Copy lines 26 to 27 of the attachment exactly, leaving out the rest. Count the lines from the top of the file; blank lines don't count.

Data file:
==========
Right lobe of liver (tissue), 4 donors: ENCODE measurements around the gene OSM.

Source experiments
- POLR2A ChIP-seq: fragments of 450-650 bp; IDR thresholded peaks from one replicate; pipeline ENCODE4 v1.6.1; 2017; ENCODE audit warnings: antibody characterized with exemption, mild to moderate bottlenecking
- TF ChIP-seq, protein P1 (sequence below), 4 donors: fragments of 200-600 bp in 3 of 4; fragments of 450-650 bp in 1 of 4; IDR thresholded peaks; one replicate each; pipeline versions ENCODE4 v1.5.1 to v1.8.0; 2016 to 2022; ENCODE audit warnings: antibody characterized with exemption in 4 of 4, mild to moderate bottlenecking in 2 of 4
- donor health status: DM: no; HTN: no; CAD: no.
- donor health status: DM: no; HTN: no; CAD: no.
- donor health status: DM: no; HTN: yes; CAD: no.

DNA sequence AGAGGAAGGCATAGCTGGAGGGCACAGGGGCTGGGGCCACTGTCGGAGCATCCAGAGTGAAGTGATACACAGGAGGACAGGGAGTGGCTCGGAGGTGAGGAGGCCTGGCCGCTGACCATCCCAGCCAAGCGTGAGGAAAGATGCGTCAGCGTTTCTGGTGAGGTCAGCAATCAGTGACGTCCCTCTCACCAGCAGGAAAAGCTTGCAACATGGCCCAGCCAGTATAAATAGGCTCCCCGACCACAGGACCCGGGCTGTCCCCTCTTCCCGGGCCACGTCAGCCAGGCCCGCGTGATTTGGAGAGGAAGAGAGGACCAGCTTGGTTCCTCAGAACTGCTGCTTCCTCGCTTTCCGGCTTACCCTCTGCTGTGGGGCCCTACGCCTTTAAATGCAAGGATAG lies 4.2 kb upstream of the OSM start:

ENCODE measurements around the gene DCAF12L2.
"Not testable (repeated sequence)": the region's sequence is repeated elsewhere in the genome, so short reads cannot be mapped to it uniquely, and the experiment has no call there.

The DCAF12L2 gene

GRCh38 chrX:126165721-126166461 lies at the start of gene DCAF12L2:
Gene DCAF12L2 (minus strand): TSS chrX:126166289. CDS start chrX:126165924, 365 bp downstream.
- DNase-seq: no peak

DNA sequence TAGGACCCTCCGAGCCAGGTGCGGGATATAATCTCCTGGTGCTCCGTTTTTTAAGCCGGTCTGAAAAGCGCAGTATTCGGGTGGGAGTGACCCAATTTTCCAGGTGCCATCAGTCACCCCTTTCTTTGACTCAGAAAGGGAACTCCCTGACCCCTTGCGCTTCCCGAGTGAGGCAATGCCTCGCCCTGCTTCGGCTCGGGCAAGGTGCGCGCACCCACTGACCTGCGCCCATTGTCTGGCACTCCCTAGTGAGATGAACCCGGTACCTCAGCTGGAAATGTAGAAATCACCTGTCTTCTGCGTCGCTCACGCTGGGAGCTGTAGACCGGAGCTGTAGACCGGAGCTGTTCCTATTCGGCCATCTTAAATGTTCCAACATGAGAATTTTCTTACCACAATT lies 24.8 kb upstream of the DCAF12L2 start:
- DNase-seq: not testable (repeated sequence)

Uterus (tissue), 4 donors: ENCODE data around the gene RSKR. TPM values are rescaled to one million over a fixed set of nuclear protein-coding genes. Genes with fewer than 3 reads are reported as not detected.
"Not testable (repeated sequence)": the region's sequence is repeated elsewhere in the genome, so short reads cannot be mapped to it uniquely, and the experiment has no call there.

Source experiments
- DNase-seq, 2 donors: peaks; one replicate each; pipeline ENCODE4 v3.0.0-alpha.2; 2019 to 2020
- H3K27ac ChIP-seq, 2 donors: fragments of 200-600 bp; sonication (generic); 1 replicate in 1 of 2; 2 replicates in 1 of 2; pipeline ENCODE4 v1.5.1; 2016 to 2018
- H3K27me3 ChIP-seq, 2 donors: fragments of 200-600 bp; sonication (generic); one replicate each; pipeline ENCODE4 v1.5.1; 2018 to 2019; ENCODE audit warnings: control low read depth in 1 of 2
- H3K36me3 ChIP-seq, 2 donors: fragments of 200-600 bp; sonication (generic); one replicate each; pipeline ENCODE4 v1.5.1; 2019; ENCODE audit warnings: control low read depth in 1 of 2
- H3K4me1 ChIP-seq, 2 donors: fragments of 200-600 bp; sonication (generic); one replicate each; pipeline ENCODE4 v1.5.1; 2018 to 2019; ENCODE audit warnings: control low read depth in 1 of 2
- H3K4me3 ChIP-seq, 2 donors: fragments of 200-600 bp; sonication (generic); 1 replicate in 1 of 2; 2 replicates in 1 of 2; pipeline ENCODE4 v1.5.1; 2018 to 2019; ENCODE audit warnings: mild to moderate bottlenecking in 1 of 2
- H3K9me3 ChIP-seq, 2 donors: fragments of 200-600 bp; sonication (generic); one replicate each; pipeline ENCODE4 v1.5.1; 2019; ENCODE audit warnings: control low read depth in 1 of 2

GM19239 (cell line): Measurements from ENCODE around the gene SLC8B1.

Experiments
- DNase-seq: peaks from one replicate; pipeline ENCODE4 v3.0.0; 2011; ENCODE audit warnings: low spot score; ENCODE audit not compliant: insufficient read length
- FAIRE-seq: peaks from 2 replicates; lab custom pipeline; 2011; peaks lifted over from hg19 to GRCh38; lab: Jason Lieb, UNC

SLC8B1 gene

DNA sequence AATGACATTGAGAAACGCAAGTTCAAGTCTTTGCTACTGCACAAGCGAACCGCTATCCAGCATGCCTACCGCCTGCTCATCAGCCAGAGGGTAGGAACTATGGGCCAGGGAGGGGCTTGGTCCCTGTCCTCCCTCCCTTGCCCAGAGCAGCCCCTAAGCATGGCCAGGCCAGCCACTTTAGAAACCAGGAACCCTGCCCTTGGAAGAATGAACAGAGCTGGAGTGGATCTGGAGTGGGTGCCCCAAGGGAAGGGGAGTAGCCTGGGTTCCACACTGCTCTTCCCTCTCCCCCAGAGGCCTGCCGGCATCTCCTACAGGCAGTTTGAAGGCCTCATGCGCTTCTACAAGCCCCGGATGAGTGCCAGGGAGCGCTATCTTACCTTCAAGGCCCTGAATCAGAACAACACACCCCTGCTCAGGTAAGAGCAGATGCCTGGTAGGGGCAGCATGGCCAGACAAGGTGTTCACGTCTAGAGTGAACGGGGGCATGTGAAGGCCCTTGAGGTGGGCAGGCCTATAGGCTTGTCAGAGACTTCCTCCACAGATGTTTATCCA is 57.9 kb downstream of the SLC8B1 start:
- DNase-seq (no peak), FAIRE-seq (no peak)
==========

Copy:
- H3K9me3 ChIP-seq, 2 donors: fragments of 200-600 bp; sonication (generic); one replicate each; pipeline ENCODE4 v1.5.1; 2019; ENCODE audit warnings: control low read depth in 1 of 2

GM19239 (cell line): Measurements from ENCODE around the gene SLC8B1.